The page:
O.S. Michael

Department of Pharmacology and Therapeutics, University of Ibadan, Nigeria.


Dr. O.S. Michael
Department of Pharmacology and Therapeutics,
University of Ibadan,


Artemisinin based combination therapies (ACTs) are the corner stone of current efforts aimed at the management and control of malaria globally.1 In 2004, Nigeria adopted the recommendation of the World Health Organization and made two ACTs (artemetherlumfanthrine and artesunate Amodiaquine) the first line malaria therapies. Several studies have confirmed the high efficacies of these therapies.2 However, in 2009, resistance to Artemisin was reported from South-east Asia.3 Since then, fears of resistance to artemisinin in sub-saharan Africa have been entertained. Recent publications from workers in Nigeria are pointing towards a decline in malaria parasite susceptibility to artemisinin-based combination therapies.4 These reports are worrisome and there is a need for interventions and methods that will delay the development of artemisinin resistance in the sub region. This letter describes an observation that suggests the need for prolonged follow up of malaria patients after treatment with artemisinin-based therapies in order to monitor properly the pattern of recrudescence to ACT therapies. The following report will contribute to background data and the need for prolonging the follow up period in antimalarial studies that may be essential to the monitoring of recent trends to artemisinin-based therapies in Nigeria.

In a study conducted at the University College Hospital, Ibadan, in Southwest Nigeria in 2004, one hundred and ten (110) children aged below 12 years (mean age 5.9 ± 2.9 years with acute uncomplicated malaria received Artesunate-Mefloquine (AMq) and were followed up for 42 days. The study was approved by the Institutional Ethics Review Board and all participants gave written informed consent. The follow-up schedule included blood smears for microscopy and Polymerase Chain Reaction (PCR) for genotyping of parasites on days 1, 2, 3, 7, 14, 21, 28, 35, and 42. Enrolled children had parasitemia of 2000/ uL or greater. The children were treated with a standard dose of Artesunate (4mg/kg) and Mefloquine (25mg/kg) combination for three days. Drugs were administered orally. Parasite clearance time in days before parasite cleared from the peripheral blood film was determined. Parasite genomic DNA was extracted from blood samples collected on filter paper using the Chelex extraction method according to the method described by Plowe et al 1995.5 In the study, polymorphism in block 3 of merozoite surface protein 2 (MSP2) in P. falciparum isolates was used for parasite genotyping. Analyses of treatment outcome (reinfection vs. recrudescence) was carried out using parasite MSP2 loci that exhibited repeat numbers of polymorphisms to detect the complexity of infection in individual patient isolate as well as distinguish true treatment failure (recrudescence) from new infection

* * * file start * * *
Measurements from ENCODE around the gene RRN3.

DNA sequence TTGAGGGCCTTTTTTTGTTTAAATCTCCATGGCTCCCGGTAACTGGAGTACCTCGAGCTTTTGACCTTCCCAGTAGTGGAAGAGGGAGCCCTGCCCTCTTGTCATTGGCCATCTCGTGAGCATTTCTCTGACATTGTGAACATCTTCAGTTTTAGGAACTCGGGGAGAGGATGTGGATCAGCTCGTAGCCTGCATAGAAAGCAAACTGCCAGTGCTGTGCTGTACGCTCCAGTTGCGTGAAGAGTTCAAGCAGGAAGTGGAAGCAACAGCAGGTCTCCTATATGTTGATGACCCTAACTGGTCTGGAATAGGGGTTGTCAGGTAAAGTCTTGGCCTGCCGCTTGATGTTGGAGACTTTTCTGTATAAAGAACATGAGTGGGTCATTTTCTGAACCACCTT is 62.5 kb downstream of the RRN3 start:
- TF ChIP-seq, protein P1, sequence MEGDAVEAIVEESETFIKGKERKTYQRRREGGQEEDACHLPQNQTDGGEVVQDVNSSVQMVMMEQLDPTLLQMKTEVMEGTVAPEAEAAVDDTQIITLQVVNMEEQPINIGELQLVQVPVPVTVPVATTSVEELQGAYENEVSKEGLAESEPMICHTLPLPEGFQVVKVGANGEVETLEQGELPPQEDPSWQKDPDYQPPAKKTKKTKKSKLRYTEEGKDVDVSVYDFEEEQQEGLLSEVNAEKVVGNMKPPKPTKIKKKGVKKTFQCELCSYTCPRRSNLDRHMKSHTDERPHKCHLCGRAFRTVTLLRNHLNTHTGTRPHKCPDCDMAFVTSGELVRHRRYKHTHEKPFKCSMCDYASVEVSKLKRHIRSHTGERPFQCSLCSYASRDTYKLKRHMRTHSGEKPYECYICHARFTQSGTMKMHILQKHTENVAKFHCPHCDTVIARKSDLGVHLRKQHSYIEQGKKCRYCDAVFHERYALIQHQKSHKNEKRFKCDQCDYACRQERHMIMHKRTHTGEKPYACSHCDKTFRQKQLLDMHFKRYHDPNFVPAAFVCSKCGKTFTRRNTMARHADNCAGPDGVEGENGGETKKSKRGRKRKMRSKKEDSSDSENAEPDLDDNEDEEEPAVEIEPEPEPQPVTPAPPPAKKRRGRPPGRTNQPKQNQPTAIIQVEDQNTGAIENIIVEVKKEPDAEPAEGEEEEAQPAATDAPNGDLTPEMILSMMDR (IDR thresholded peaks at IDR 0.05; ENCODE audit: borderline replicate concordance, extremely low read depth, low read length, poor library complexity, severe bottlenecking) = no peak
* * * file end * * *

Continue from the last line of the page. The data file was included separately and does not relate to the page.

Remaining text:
The results showed that the geometric mean parasite density was 85,089 parasites/μL, parasite clearance time was 1.4 ± 0.5 days and parasite reduction ratio was 75.4 x 103 per day for the children studied. During the course of follow-up children remained without patent parasitemia until day 21 at which time nine late treatment failures occurred as shown in the table. Analysis of parasite genotypes showed that five of the late treatment failures were recrudescence, while four were re-infections. There was no occurrence of mixed re-infection and recrudescence in any of the children that failed therapy.

The occurrence of late parasite recrudescence was unexpected at the time the study was carried out. At that time, there was a general tendency to attribute parasite re-infections to late treatment failures and recrudescence to treatment failure before day 14 of antimalarial therapy. At about the same period, studies starts showing that distinguishing re-infection and recrudescence was better done by molecular differentiation and not by attributing late treatment failures to re-infection and early treatment failures to recrudescent parasites.6 In light of recent decline in susceptibility to ACTs in Nigeria4 it has become imperative suggest compliance to a follow up period of 42 days minimum and mandatory molecular differentiation of parasite recrudescence and reinfection in all antimalarial studies. The relevance of longer durations of follow up in the setting of current malaria drug trials have been described in a few studies7, however studies are still being conducted in the sub-region and globally with follow up periods of 28 days, many times on account of financial implications and participants’ inability to completing the study.